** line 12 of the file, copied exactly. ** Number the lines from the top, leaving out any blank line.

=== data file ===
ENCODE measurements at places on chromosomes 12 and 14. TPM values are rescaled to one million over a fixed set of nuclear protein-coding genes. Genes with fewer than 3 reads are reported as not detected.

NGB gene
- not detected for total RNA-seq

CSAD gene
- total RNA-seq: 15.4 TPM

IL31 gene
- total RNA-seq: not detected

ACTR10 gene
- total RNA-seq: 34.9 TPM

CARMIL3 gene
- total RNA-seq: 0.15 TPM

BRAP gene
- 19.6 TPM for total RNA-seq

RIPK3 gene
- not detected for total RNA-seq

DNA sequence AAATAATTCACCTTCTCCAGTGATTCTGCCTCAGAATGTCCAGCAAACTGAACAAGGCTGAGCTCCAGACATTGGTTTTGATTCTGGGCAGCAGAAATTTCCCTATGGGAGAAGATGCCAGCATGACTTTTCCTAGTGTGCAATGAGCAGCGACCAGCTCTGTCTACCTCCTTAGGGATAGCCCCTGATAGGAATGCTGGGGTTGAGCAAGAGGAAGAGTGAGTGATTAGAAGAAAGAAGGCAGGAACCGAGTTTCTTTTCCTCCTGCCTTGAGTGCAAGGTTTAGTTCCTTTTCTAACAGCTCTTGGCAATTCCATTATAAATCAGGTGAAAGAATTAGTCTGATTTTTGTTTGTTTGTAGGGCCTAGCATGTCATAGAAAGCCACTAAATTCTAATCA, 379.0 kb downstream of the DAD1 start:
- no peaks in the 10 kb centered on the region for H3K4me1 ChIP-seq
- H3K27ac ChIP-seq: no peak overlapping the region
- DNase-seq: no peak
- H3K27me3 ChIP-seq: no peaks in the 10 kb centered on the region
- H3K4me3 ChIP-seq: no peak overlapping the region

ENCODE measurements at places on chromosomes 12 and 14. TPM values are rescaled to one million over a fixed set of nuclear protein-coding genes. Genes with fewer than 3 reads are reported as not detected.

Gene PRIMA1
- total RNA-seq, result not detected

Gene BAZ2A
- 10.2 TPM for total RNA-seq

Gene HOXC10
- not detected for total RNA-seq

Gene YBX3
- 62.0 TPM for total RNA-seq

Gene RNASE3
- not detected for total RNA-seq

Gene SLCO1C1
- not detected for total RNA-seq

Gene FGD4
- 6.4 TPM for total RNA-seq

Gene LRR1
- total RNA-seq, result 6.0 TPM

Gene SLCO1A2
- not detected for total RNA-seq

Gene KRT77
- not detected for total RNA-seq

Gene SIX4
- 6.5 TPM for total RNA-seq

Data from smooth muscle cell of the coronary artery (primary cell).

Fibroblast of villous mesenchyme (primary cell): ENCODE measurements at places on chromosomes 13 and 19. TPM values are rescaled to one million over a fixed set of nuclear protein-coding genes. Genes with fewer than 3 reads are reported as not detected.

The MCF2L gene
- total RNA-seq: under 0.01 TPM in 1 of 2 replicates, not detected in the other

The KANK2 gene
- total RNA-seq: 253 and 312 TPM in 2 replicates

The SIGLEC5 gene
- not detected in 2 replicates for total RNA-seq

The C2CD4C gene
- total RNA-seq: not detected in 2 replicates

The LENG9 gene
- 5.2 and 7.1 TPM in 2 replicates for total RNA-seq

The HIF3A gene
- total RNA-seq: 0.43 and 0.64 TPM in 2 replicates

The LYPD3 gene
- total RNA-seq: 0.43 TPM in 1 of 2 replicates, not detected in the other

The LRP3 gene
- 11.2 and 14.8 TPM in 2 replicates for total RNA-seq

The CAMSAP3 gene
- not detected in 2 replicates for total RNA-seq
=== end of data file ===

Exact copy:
BRAP gene